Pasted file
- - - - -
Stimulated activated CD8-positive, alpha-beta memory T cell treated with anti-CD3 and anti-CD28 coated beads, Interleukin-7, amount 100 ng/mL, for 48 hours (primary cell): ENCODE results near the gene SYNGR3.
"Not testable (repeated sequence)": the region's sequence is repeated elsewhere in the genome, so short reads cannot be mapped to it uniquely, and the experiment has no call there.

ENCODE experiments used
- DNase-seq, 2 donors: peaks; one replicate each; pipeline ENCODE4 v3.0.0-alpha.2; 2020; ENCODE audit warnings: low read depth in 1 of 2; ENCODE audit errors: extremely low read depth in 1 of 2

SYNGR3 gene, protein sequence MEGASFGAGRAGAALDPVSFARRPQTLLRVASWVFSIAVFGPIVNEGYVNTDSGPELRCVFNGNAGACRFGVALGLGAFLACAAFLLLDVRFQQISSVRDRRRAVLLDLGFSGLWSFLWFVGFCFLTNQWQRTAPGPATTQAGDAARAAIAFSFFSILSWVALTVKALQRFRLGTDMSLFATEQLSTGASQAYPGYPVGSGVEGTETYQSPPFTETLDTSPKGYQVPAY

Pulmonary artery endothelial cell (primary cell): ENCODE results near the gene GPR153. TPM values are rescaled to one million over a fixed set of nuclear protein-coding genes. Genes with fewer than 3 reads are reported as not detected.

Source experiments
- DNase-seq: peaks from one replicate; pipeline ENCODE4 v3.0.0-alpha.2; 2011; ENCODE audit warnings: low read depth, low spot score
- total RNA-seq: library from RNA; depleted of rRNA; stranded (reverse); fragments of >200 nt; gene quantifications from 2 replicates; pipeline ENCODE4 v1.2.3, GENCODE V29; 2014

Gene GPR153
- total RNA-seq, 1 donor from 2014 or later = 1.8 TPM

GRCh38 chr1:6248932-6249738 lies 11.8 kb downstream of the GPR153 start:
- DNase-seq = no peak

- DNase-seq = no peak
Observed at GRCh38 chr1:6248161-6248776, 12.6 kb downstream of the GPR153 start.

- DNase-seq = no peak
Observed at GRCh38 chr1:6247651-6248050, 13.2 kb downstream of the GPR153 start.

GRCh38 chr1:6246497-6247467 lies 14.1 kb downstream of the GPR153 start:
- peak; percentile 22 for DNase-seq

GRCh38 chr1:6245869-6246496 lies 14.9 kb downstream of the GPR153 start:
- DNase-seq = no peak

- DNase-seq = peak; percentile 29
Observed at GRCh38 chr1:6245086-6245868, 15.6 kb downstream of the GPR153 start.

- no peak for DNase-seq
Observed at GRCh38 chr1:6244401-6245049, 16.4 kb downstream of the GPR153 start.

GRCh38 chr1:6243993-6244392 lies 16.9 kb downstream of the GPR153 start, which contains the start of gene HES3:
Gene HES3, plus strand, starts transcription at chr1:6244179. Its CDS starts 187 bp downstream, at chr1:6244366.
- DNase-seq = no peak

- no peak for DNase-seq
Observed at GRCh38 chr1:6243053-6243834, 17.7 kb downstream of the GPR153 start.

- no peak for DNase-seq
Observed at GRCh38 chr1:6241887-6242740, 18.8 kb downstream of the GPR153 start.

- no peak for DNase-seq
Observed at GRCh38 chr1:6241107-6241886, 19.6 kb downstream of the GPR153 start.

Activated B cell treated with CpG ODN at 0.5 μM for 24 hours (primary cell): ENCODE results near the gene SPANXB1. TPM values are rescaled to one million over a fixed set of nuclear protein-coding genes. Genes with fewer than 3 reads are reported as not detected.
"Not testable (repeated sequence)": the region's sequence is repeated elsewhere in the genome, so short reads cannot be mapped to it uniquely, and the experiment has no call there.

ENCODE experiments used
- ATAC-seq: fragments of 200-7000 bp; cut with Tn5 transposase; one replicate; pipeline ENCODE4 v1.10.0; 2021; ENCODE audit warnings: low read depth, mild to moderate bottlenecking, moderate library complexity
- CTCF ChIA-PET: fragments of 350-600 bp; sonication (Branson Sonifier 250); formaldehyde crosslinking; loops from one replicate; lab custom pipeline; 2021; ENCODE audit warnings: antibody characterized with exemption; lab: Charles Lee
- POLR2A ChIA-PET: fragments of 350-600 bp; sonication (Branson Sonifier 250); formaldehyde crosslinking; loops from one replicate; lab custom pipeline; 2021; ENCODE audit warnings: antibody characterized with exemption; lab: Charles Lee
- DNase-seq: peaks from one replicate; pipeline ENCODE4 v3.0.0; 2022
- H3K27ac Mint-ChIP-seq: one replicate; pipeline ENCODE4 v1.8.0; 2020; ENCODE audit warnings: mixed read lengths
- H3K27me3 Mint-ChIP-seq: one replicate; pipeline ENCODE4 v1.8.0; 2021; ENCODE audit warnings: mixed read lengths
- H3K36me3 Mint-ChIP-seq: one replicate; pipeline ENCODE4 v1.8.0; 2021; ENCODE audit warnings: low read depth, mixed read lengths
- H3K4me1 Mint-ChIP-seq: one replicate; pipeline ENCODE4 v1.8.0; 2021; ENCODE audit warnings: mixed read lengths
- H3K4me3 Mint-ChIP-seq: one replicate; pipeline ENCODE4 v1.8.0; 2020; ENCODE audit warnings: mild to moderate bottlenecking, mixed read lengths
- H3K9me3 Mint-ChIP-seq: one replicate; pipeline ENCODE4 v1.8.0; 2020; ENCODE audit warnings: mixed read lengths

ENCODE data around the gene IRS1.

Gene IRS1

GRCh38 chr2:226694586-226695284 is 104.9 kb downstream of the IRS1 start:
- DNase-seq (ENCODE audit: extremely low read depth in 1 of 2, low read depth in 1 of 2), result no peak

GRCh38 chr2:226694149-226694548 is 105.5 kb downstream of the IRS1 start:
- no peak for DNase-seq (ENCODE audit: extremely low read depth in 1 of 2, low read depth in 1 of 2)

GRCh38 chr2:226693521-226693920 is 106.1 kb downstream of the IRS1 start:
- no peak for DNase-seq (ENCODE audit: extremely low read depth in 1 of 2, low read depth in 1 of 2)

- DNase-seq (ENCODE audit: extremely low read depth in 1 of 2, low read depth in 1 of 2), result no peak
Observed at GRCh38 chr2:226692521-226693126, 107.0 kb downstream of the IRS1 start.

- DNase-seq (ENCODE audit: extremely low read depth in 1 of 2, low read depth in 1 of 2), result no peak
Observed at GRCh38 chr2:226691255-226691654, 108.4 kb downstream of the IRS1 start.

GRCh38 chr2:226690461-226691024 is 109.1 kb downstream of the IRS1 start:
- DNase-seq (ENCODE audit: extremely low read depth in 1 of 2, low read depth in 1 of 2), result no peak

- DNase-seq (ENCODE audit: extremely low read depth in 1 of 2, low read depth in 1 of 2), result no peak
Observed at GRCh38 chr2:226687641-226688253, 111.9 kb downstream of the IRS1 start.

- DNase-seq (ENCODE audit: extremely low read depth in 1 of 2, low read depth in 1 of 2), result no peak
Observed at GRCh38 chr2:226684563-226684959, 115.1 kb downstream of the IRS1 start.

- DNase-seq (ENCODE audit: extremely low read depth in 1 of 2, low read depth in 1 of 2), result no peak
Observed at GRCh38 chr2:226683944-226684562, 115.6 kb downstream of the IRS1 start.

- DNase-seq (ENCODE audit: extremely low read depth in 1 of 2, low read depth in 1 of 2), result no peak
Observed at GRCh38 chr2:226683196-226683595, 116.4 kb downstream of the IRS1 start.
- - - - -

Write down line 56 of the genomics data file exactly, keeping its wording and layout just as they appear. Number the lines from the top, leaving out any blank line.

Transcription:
- DNase-seq (ENCODE audit: extremely low read depth in 1 of 2, low read depth in 1 of 2), result no peak